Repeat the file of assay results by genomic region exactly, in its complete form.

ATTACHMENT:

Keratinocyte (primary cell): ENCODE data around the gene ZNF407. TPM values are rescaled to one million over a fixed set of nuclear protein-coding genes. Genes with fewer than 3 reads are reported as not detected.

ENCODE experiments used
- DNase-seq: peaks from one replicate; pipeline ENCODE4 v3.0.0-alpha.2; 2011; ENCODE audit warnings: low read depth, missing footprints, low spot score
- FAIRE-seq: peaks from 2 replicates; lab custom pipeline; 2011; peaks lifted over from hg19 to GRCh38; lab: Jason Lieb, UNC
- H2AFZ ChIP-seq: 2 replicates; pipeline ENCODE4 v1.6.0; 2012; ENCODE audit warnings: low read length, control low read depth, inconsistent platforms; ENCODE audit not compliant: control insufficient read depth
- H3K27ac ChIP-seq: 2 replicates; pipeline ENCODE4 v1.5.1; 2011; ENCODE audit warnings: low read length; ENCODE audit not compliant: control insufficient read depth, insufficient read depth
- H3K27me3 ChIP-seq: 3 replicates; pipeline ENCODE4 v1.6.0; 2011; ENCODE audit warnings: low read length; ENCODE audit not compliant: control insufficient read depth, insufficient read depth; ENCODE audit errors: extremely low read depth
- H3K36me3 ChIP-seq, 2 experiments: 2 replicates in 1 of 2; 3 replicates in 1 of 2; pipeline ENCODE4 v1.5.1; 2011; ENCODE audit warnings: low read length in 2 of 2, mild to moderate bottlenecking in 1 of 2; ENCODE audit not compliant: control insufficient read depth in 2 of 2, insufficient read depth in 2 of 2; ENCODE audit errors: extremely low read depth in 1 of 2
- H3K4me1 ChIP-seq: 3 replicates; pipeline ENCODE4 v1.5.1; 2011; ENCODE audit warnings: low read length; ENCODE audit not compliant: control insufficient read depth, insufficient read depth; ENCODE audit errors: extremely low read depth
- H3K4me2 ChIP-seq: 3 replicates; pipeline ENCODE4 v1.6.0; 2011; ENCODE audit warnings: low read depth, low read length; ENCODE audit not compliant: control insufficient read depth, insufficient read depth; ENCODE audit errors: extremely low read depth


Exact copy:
Keratinocyte (primary cell): ENCODE data around the gene ZNF407. TPM values are rescaled to one million over a fixed set of nuclear protein-coding genes. Genes with fewer than 3 reads are reported as not detected.

ENCODE experiments used
- DNase-seq: peaks from one replicate; pipeline ENCODE4 v3.0.0-alpha.2; 2011; ENCODE audit warnings: low read depth, missing footprints, low spot score
- FAIRE-seq: peaks from 2 replicates; lab custom pipeline; 2011; peaks lifted over from hg19 to GRCh38; lab: Jason Lieb, UNC
- H2AFZ ChIP-seq: 2 replicates; pipeline ENCODE4 v1.6.0; 2012; ENCODE audit warnings: low read length, control low read depth, inconsistent platforms; ENCODE audit not compliant: control insufficient read depth
- H3K27ac ChIP-seq: 2 replicates; pipeline ENCODE4 v1.5.1; 2011; ENCODE audit warnings: low read length; ENCODE audit not compliant: control insufficient read depth, insufficient read depth
- H3K27me3 ChIP-seq: 3 replicates; pipeline ENCODE4 v1.6.0; 2011; ENCODE audit warnings: low read length; ENCODE audit not compliant: control insufficient read depth, insufficient read depth; ENCODE audit errors: extremely low read depth
- H3K36me3 ChIP-seq, 2 experiments: 2 replicates in 1 of 2; 3 replicates in 1 of 2; pipeline ENCODE4 v1.5.1; 2011; ENCODE audit warnings: low read length in 2 of 2, mild to moderate bottlenecking in 1 of 2; ENCODE audit not compliant: control insufficient read depth in 2 of 2, insufficient read depth in 2 of 2; ENCODE audit errors: extremely low read depth in 1 of 2
- H3K4me1 ChIP-seq: 3 replicates; pipeline ENCODE4 v1.5.1; 2011; ENCODE audit warnings: low read length; ENCODE audit not compliant: control insufficient read depth, insufficient read depth; ENCODE audit errors: extremely low read depth
- H3K4me2 ChIP-seq: 3 replicates; pipeline ENCODE4 v1.6.0; 2011; ENCODE audit warnings: low read depth, low read length; ENCODE audit not compliant: control insufficient read depth, insufficient read depth; ENCODE audit errors: extremely low read depth